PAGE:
Status and conservation
Although the harpy eagle still occurs over a considerable range, its distribution and populations have dwindled considerably. It is threatened primarily by habitat loss due to the expansion of logging, cattle ranching, agriculture, and prospecting. Secondarily, it is threatened by being hunted as an actual threat to livestock and/or a supposed one to human life, due to its great size. Although not actually known to prey on humans and only rarely on domestic stock, the species’ large size and nearly fearless behaviour around humans reportedly make it an “irresistible target” for hunters.
Such threats apply throughout its range, in large parts of which the bird has become a transient sight only; in Brazil, it was all but wiped out from the Atlantic rainforest and is only found in appreciable numbers in the most remote parts of the Amazon basin; a Brazilian journalistic account of the mid-1990s already complained that at the time it was only found in significant numbers in Brazilian territory on the northern side of the Equator. Scientific 1990s records, however, suggest that the harpy Atlantic Forest population may be migratory. Subsequent research in Brazil has established that, as of 2009, the harpy eagle, outside the Brazilian Amazon, is critically endangered in Espírito Santo, São Paulo and Paraná, endangered in Rio de Janeiro, and probably extirpated in Rio Grande do Sul (where there is a recent (March 2015) record for the Parque Estadual do Turvo) and Minas Gerais – the actual size of their total population in Brazil is unknown.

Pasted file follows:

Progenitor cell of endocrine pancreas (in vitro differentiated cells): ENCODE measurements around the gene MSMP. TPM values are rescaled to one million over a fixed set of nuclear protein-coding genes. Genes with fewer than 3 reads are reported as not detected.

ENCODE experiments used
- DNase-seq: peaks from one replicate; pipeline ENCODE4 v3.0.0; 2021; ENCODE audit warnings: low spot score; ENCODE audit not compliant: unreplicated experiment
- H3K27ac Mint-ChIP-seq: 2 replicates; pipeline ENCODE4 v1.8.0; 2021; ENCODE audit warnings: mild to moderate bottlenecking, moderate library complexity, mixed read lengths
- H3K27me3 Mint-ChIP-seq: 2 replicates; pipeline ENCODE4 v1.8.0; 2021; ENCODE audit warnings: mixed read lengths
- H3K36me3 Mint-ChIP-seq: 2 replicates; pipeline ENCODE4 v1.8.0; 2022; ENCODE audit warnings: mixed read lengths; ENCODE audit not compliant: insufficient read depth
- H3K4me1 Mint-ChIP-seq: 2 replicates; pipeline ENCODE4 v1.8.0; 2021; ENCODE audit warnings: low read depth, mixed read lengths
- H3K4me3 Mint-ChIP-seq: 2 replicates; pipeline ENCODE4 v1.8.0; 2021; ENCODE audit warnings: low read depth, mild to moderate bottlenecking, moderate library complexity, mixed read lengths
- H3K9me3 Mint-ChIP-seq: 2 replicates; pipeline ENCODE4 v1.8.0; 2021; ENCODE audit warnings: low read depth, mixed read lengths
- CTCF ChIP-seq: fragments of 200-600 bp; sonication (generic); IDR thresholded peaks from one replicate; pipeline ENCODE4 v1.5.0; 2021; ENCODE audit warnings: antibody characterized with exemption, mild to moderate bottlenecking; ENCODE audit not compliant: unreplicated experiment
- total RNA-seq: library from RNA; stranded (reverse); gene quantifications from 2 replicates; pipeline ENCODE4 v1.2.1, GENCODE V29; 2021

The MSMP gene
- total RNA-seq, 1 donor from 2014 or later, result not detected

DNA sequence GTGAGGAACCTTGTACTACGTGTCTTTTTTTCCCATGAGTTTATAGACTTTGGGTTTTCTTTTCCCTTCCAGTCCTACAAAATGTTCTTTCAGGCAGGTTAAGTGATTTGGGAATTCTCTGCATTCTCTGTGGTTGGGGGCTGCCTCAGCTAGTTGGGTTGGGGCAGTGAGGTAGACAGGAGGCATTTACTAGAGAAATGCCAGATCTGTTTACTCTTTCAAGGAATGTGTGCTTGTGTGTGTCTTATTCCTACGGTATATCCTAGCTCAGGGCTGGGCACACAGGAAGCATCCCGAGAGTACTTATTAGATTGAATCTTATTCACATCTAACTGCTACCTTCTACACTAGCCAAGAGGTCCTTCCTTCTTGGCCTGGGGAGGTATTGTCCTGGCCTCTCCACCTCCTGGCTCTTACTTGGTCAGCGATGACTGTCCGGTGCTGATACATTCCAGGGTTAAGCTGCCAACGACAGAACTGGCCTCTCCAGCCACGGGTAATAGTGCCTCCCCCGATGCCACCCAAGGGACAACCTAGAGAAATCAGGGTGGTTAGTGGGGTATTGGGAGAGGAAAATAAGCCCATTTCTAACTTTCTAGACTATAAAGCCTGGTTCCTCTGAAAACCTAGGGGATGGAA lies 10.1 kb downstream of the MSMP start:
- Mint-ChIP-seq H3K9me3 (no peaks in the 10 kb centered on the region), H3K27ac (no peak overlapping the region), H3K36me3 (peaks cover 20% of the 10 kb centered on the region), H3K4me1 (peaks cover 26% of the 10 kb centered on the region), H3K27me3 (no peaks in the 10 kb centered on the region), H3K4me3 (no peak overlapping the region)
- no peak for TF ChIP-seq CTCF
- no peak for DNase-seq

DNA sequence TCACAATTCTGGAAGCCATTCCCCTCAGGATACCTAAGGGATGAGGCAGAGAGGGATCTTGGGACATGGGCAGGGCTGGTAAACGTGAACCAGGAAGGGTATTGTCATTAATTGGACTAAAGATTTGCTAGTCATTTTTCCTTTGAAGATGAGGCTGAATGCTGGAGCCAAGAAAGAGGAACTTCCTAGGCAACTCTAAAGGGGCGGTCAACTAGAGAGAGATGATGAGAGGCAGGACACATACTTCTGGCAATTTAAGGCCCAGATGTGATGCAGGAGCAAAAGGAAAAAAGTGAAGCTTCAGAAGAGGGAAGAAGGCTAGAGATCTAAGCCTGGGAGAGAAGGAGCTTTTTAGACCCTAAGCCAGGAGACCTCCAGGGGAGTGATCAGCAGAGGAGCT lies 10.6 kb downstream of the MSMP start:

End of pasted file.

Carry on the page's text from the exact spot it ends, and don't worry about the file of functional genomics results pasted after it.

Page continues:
Globally, the harpy eagle is considered near threatened by IUCN and threatened with extinction by CITES (Appendix I). The Peregrine Fund until recently considered it a “conservation-dependent species,” meaning it depends on a dedicated effort for captive breeding and release to the wild, as well as habitat protection, to prevent it from reaching endangered status, but now has accepted the near threatened status. The harpy eagle is considered critically endangered in Mexico and Central America, where it has been extirpated in most of its former range; in Mexico, it used to be found as far north as Veracruz, but today probably occurs only in Chiapas in the Selva Zoque. It is considered as near threatened or vulnerable in most of the South American portion of its range; at the southern extreme of its range, in Argentina, it is found only in the Parana Valley forests at the province of Misiones. It has disappeared from El Salvador, and almost so from Costa Rica.